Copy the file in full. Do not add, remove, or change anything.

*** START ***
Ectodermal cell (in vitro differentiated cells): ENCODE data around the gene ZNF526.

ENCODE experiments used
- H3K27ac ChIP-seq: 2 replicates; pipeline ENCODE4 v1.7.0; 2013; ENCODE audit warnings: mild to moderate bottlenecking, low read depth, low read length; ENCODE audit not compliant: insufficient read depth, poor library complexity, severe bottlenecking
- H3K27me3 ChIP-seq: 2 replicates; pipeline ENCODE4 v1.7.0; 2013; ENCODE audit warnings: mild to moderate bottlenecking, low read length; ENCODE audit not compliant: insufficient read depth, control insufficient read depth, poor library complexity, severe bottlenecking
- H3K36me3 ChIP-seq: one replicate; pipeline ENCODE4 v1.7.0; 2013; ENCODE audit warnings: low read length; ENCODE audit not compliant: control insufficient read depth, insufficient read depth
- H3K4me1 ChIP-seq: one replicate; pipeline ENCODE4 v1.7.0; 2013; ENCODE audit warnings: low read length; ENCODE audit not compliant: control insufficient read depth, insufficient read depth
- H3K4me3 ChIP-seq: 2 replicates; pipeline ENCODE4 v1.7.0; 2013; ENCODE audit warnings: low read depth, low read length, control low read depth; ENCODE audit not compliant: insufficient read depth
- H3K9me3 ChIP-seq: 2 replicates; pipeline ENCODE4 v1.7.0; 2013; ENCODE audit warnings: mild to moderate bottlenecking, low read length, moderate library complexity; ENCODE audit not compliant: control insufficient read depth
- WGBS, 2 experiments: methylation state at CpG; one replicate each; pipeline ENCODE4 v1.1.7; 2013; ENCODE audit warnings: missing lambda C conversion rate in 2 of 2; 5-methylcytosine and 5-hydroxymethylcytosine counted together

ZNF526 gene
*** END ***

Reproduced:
Ectodermal cell (in vitro differentiated cells): ENCODE data around the gene ZNF526.

ENCODE experiments used
- H3K27ac ChIP-seq: 2 replicates; pipeline ENCODE4 v1.7.0; 2013; ENCODE audit warnings: mild to moderate bottlenecking, low read depth, low read length; ENCODE audit not compliant: insufficient read depth, poor library complexity, severe bottlenecking
- H3K27me3 ChIP-seq: 2 replicates; pipeline ENCODE4 v1.7.0; 2013; ENCODE audit warnings: mild to moderate bottlenecking, low read length; ENCODE audit not compliant: insufficient read depth, control insufficient read depth, poor library complexity, severe bottlenecking
- H3K36me3 ChIP-seq: one replicate; pipeline ENCODE4 v1.7.0; 2013; ENCODE audit warnings: low read length; ENCODE audit not compliant: control insufficient read depth, insufficient read depth
- H3K4me1 ChIP-seq: one replicate; pipeline ENCODE4 v1.7.0; 2013; ENCODE audit warnings: low read length; ENCODE audit not compliant: control insufficient read depth, insufficient read depth
- H3K4me3 ChIP-seq: 2 replicates; pipeline ENCODE4 v1.7.0; 2013; ENCODE audit warnings: low read depth, low read length, control low read depth; ENCODE audit not compliant: insufficient read depth
- H3K9me3 ChIP-seq: 2 replicates; pipeline ENCODE4 v1.7.0; 2013; ENCODE audit warnings: mild to moderate bottlenecking, low read length, moderate library complexity; ENCODE audit not compliant: control insufficient read depth
- WGBS, 2 experiments: methylation state at CpG; one replicate each; pipeline ENCODE4 v1.1.7; 2013; ENCODE audit warnings: missing lambda C conversion rate in 2 of 2; 5-methylcytosine and 5-hydroxymethylcytosine counted together

ZNF526 gene